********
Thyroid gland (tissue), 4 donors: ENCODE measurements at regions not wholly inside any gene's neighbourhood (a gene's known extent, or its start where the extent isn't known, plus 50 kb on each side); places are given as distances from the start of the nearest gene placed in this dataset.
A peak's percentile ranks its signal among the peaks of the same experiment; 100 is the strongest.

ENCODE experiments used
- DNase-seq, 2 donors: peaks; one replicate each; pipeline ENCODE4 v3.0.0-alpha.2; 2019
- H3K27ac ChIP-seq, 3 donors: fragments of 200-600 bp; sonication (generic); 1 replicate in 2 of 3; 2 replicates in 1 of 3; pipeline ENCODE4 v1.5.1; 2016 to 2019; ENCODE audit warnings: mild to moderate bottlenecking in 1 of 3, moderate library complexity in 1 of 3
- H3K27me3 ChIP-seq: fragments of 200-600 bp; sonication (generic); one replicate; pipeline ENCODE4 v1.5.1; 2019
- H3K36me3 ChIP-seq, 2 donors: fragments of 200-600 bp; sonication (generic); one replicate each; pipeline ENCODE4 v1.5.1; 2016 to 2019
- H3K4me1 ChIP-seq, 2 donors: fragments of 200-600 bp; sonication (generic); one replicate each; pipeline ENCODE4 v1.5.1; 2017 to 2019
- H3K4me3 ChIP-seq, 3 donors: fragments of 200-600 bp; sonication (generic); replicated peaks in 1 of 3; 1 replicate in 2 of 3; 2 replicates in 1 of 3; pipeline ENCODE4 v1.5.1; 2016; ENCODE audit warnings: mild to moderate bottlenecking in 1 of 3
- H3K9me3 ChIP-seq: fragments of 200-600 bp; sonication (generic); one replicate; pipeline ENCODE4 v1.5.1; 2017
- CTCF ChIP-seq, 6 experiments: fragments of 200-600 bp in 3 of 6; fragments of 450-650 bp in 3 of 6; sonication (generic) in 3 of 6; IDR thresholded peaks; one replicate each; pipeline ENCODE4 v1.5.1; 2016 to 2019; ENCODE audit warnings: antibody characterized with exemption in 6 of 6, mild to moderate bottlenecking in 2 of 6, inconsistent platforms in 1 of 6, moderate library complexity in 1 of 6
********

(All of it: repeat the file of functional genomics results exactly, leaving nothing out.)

Thyroid gland (tissue), 4 donors: ENCODE measurements at regions not wholly inside any gene's neighbourhood (a gene's known extent, or its start where the extent isn't known, plus 50 kb on each side); places are given as distances from the start of the nearest gene placed in this dataset.
A peak's percentile ranks its signal among the peaks of the same experiment; 100 is the strongest.

ENCODE experiments used
- DNase-seq, 2 donors: peaks; one replicate each; pipeline ENCODE4 v3.0.0-alpha.2; 2019
- H3K27ac ChIP-seq, 3 donors: fragments of 200-600 bp; sonication (generic); 1 replicate in 2 of 3; 2 replicates in 1 of 3; pipeline ENCODE4 v1.5.1; 2016 to 2019; ENCODE audit warnings: mild to moderate bottlenecking in 1 of 3, moderate library complexity in 1 of 3
- H3K27me3 ChIP-seq: fragments of 200-600 bp; sonication (generic); one replicate; pipeline ENCODE4 v1.5.1; 2019
- H3K36me3 ChIP-seq, 2 donors: fragments of 200-600 bp; sonication (generic); one replicate each; pipeline ENCODE4 v1.5.1; 2016 to 2019
- H3K4me1 ChIP-seq, 2 donors: fragments of 200-600 bp; sonication (generic); one replicate each; pipeline ENCODE4 v1.5.1; 2017 to 2019
- H3K4me3 ChIP-seq, 3 donors: fragments of 200-600 bp; sonication (generic); replicated peaks in 1 of 3; 1 replicate in 2 of 3; 2 replicates in 1 of 3; pipeline ENCODE4 v1.5.1; 2016; ENCODE audit warnings: mild to moderate bottlenecking in 1 of 3
- H3K9me3 ChIP-seq: fragments of 200-600 bp; sonication (generic); one replicate; pipeline ENCODE4 v1.5.1; 2017
- CTCF ChIP-seq, 6 experiments: fragments of 200-600 bp in 3 of 6; fragments of 450-650 bp in 3 of 6; sonication (generic) in 3 of 6; IDR thresholded peaks; one replicate each; pipeline ENCODE4 v1.5.1; 2016 to 2019; ENCODE audit warnings: antibody characterized with exemption in 6 of 6, mild to moderate bottlenecking in 2 of 6, inconsistent platforms in 1 of 6, moderate library complexity in 1 of 6